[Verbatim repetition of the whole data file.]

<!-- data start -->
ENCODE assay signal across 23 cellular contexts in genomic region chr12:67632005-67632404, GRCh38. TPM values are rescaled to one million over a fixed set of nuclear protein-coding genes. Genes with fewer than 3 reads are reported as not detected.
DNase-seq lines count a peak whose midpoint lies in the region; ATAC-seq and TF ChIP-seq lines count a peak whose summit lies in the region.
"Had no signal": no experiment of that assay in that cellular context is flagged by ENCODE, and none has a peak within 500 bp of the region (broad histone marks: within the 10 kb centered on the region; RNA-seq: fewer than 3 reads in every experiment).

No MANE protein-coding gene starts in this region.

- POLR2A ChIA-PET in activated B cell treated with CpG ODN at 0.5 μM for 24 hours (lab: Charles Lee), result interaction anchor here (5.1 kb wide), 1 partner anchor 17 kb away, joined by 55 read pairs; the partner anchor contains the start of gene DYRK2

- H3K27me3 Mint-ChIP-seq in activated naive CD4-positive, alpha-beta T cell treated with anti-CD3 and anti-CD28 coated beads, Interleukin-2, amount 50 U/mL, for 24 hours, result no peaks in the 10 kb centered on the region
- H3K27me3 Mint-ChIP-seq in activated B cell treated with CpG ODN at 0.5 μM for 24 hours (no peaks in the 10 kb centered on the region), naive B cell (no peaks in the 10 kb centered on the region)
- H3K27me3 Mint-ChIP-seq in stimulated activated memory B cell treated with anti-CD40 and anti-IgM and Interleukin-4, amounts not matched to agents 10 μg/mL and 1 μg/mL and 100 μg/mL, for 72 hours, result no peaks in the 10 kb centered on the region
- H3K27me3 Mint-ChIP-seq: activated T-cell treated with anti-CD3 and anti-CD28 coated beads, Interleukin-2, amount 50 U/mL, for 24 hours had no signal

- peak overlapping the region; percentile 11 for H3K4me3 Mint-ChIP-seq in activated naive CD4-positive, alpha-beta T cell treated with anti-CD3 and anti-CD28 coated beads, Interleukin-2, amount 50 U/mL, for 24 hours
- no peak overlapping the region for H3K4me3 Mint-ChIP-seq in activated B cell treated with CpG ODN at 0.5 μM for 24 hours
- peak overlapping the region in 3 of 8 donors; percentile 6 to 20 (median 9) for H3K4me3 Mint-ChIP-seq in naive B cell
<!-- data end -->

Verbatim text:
ENCODE assay signal across 23 cellular contexts in genomic region chr12:67632005-67632404, GRCh38. TPM values are rescaled to one million over a fixed set of nuclear protein-coding genes. Genes with fewer than 3 reads are reported as not detected.
DNase-seq lines count a peak whose midpoint lies in the region; ATAC-seq and TF ChIP-seq lines count a peak whose summit lies in the region.
"Had no signal": no experiment of that assay in that cellular context is flagged by ENCODE, and none has a peak within 500 bp of the region (broad histone marks: within the 10 kb centered on the region; RNA-seq: fewer than 3 reads in every experiment).

No MANE protein-coding gene starts in this region.

- POLR2A ChIA-PET in activated B cell treated with CpG ODN at 0.5 μM for 24 hours (lab: Charles Lee), result interaction anchor here (5.1 kb wide), 1 partner anchor 17 kb away, joined by 55 read pairs; the partner anchor contains the start of gene DYRK2

- H3K27me3 Mint-ChIP-seq in activated naive CD4-positive, alpha-beta T cell treated with anti-CD3 and anti-CD28 coated beads, Interleukin-2, amount 50 U/mL, for 24 hours, result no peaks in the 10 kb centered on the region
- H3K27me3 Mint-ChIP-seq in activated B cell treated with CpG ODN at 0.5 μM for 24 hours (no peaks in the 10 kb centered on the region), naive B cell (no peaks in the 10 kb centered on the region)
- H3K27me3 Mint-ChIP-seq in stimulated activated memory B cell treated with anti-CD40 and anti-IgM and Interleukin-4, amounts not matched to agents 10 μg/mL and 1 μg/mL and 100 μg/mL, for 72 hours, result no peaks in the 10 kb centered on the region
- H3K27me3 Mint-ChIP-seq: activated T-cell treated with anti-CD3 and anti-CD28 coated beads, Interleukin-2, amount 50 U/mL, for 24 hours had no signal

- peak overlapping the region; percentile 11 for H3K4me3 Mint-ChIP-seq in activated naive CD4-positive, alpha-beta T cell treated with anti-CD3 and anti-CD28 coated beads, Interleukin-2, amount 50 U/mL, for 24 hours
- no peak overlapping the region for H3K4me3 Mint-ChIP-seq in activated B cell treated with CpG ODN at 0.5 μM for 24 hours
- peak overlapping the region in 3 of 8 donors; percentile 6 to 20 (median 9) for H3K4me3 Mint-ChIP-seq in naive B cell